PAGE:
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Calling On Cawdor Clan Leaders in Their Castle

January 18, 1987|MARY W. HUTCHISON | Hutchison is a Scottsdale, Ariz., free-lance writer.

INVERNESS, Scotland — Even William Shakespeare was impressed by Cawdor Castle, immortalizing it in "Macbeth." Small wonder, because the castle and its thane (leader of the clan)have reigned over 56,000 acres of the Scottish Highlands from 1370.

Driving north from Inverness, I passed some of the farmlands, sheep pastures, glens and woods of the estate. Soon I would be meeting Lord and Lady Cawdor, stodgy relics, I presumed, of a bygone era.

Surprise!The couple who greeted me at the drawbridge were quite the opposite. Lady Cawdor is the epitome of a fashion model in height and weight, her long legs encased in fitting jeans, a charcoal blazer enhancing broad shoulders and a beautiful face framed by thick, dark hair allowing to show where it has gone gray.

Lord Cawdor, equally casual in his attire, nevertheless has the confidence of an aristocrat.

Tangled in Hounds

As I got out of the car, five or six Jack Russell terriers with short stubby legs scampered in and out between my feet as I tried to follow the handsome Cawdors into the North Courtyard.

"Stop it, Robert!" Lady Cawdor commanded one of the dogs that found reason to snarl at a litter-mate hiding behind my ankle.

"Really, darling," Lord Cawdor lightly admonished his wife at her unexpected outburst. I had the uneasy feeling that he would prefer a dog fight to the raising of a cultured voice.

Steering my attention away from the animals, he pointed out that we were standing under the Coat of Arms. The crest of the Crowned Swan indicates that the family is descended from the Swan Knight, Lohengrin, a cavalier recorded in the 12th Century for his exploits during the Crusades. (This knight of the Holy Grail was made famous in an opera by Wagner.)

Just beyond the entry hall with its impressive wall display of flintlock, muzzle-loading muskets captured from the French during the last invasion of the United Kingdom's mainland (1797)is the Drawing Room.

Large Enough for Basketball

This great room is large enough for basketball. The Cawdors use it to display paintings done by such artists as Sir Thomas Lawrence, Sir Joshua Reynolds and George Romney. Many of the pictures are of Cawdors, and the present lord bears a familial resemblance easy to see.

At one side of a massive stone fireplace is a narrow, spiral stone staircase leading to the bedchamber. Called the Tapestry Bedroom, Lord and Lady Cawdor sleep there in a small four-poster closed in at night behind worn and faded crimson velvet coverings.

All the walls of the room are covered with Flemish tapestry hung directly over the plaster, 483 pounds of cloth depicting biblical scenes of Noah. Hidden behind one tapestry is a door leading to the children's room, now a place to view TV, as the children are grown and gone.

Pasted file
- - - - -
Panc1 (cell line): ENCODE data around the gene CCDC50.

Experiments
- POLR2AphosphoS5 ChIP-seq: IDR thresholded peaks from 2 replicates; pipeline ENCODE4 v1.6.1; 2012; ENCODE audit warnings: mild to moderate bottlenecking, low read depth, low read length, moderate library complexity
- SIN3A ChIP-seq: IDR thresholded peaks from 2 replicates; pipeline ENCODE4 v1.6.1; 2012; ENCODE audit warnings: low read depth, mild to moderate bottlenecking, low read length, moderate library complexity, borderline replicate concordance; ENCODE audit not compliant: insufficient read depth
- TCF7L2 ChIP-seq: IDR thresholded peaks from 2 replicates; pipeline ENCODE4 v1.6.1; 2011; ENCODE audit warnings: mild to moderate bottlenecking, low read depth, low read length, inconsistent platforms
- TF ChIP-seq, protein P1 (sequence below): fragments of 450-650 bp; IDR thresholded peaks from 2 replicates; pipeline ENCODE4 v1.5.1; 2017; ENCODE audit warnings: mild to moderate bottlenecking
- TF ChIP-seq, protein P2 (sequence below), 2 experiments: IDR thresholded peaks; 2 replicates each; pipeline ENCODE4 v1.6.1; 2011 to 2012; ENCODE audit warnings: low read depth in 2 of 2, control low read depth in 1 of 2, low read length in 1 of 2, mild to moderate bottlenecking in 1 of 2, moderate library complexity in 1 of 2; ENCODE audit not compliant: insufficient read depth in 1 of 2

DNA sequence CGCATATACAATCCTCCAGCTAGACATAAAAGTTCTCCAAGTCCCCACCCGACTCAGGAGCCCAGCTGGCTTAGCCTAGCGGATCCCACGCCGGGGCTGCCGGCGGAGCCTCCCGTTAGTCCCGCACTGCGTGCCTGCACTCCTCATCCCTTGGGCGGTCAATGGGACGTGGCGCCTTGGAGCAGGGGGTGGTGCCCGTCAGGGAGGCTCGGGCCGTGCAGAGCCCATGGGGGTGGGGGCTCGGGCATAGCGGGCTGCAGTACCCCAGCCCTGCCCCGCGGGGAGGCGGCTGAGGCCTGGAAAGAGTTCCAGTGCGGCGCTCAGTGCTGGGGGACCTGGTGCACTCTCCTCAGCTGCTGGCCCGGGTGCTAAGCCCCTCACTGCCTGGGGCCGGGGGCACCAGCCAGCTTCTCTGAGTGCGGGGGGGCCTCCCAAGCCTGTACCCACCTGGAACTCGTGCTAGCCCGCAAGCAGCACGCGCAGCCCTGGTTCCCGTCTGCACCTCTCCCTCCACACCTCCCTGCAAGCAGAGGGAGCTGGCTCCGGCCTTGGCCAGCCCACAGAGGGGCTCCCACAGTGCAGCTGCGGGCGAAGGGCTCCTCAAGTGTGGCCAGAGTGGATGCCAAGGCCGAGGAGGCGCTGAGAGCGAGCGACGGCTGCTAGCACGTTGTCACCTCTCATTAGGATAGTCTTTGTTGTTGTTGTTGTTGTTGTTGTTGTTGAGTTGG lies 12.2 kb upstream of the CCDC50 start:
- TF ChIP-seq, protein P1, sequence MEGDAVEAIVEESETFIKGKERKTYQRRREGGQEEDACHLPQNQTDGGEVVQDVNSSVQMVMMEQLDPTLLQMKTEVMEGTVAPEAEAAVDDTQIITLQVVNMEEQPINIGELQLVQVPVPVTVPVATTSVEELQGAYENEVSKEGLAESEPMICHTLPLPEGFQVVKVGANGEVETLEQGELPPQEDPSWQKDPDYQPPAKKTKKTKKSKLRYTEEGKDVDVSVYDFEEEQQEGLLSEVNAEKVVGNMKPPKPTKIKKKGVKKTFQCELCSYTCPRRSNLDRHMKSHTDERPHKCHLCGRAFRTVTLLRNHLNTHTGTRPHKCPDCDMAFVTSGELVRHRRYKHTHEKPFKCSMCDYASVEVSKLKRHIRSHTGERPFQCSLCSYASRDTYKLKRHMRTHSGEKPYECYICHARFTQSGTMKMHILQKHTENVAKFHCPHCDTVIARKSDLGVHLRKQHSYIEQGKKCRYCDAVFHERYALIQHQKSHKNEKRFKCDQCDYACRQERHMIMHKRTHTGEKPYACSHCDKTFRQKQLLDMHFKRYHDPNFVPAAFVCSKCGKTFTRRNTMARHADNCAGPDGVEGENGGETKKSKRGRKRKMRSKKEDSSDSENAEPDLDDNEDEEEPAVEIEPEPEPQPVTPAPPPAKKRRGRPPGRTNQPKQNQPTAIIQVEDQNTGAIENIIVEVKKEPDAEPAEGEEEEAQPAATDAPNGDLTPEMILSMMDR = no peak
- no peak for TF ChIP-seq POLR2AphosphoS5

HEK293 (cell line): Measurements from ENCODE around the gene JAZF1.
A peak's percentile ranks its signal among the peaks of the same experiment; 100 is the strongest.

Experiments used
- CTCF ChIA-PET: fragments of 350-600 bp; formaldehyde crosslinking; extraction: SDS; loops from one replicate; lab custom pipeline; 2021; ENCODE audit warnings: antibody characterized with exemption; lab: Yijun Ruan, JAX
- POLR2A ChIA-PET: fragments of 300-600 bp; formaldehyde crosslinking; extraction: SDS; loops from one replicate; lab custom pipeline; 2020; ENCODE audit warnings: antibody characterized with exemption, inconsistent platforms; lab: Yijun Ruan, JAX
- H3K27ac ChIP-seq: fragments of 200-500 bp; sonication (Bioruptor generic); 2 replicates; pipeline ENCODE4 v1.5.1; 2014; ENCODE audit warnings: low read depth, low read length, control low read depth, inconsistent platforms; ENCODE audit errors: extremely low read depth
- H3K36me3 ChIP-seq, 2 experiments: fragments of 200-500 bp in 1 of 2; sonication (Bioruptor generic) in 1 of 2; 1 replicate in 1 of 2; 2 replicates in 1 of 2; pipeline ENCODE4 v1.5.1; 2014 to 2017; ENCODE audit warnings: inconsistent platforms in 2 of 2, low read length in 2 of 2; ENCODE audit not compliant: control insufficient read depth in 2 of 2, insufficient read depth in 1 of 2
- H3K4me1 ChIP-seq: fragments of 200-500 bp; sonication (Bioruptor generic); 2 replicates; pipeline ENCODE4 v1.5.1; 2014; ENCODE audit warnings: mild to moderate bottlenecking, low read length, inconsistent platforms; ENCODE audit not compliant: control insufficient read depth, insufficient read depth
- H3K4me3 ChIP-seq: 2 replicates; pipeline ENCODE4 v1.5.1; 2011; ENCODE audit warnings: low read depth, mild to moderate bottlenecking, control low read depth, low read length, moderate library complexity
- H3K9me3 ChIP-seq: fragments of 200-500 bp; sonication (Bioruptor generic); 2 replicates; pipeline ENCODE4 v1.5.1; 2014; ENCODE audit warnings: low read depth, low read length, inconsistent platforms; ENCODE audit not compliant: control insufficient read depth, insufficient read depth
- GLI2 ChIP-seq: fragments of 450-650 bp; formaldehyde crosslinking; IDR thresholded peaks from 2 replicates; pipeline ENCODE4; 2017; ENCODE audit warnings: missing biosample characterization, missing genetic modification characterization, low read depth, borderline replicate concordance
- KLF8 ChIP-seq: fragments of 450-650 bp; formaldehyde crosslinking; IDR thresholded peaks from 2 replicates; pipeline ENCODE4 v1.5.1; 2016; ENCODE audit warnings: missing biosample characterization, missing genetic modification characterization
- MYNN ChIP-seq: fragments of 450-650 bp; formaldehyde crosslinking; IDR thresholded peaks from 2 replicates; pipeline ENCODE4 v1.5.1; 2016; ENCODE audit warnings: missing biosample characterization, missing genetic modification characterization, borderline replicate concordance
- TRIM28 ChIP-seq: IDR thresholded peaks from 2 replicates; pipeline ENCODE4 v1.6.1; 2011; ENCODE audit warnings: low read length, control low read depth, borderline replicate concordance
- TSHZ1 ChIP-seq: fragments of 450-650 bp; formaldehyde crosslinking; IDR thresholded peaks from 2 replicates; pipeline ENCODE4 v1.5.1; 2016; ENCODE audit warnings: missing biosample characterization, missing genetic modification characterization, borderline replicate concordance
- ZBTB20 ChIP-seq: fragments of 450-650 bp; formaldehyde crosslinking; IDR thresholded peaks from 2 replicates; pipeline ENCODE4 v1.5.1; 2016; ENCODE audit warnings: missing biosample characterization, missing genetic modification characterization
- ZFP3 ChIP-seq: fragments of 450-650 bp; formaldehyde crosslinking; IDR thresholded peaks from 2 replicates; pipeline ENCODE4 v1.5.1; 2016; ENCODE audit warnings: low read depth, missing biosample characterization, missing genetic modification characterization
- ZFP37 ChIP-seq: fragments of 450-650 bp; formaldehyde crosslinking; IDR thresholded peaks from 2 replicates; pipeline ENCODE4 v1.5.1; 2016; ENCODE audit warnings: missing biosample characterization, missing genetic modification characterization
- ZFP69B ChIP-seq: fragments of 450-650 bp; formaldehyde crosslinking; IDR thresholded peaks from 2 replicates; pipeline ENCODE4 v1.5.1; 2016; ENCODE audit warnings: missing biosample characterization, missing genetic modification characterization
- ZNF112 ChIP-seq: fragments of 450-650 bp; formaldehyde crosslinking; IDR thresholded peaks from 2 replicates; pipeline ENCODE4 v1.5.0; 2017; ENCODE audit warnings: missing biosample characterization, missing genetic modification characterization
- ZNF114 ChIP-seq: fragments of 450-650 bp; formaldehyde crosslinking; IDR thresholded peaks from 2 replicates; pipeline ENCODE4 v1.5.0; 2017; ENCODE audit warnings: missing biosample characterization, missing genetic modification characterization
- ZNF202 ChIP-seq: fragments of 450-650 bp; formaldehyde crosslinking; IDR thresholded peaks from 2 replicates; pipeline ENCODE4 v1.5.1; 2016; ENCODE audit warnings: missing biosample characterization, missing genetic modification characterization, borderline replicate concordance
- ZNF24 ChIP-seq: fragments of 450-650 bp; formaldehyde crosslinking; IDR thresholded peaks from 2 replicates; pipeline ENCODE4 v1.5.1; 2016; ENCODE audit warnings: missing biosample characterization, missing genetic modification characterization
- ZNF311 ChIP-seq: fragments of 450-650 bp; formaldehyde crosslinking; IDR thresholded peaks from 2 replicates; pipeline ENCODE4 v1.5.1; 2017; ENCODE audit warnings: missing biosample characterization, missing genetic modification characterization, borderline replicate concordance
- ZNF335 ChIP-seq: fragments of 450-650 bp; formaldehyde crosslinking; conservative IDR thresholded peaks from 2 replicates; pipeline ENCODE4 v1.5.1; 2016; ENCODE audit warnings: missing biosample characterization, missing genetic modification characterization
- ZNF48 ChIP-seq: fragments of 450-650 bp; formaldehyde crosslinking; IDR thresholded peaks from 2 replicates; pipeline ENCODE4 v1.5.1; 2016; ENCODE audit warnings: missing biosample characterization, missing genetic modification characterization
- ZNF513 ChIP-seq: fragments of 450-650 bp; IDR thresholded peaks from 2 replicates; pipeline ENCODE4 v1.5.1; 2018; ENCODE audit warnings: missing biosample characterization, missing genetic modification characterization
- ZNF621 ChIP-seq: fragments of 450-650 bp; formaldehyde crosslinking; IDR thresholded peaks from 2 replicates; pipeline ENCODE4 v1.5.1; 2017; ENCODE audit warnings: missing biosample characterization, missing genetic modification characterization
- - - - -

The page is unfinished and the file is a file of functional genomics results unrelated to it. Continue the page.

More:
"These are sprung floors," Lady Cawdor pointed out as we walked through the bedroom wing. "They're built to vibrate if anyone comes near. A security measure."

On to the Tower Room, the 14th-Century entrance that once had wooden steps able to be hauled up in case of attack.

Fireplace the Focal Point

It was obvious that this is the place where the Cawdors spend most of their time. Soft floral-patterned slipcovers guard the furniture;books, magazines and knickknacks vie for space on table tops. Tapestries adorn the plaster walls although the fireplace is the focal point.

"Very warm," Lady Cawdor commented, indicating the sunshine streaming through small-paned windows. "It's a very agreeable house to live in, and only heated by the fireplaces."

Noting the accumulation of objects, she explained, "Of course, for generations the family have been collectors."

"Magpies," her husband corrected.

"One is constantly worrying about it," Lady Cawdor sighed.

Impulsively, Lord Cawdor decided to list the items found on the mantle: two Wedgwood vases, a picture of Voltaire and one of Rousseau, some Chinese memorial plates ("1780ish," he guessed), an Italian Renaissance statuette of Mercury and a can of boot polish.

"Is this very boring?" his lordship inquired. "I'm boring myself."

'The Crook of Cawdor'

To liven things up he told the story of the "Crook of Cawdor." Pointing out an oil painting with a romanticized version of the castle, he recalled the time that his ancestor, an architect, tried to oust Christopher Wren, suggesting that the House of Parliament was going to collapse. "Naturally, he would be the one to rebuild it," Lord Cawdor smiled.

While he was thinking of the misdeeds of some of his ancestors, he suggested a look at the dungeon. Under the Tower Room, enemies were locked behind an iron gate.

As his lordship entered the dungeon, Lady Cawdor told of the legend of how the castle came to be built here. (In a dream the Thane of Cawdor was told to build wherever his donkey sat down to rest.)Waiting for his wife to finish the story, he was stooped over, peering out at us.

"We had a journalist here from Chicago," he interrupted at the first opportunity, "who was so fat that I knew if he got in here he'd never get out."

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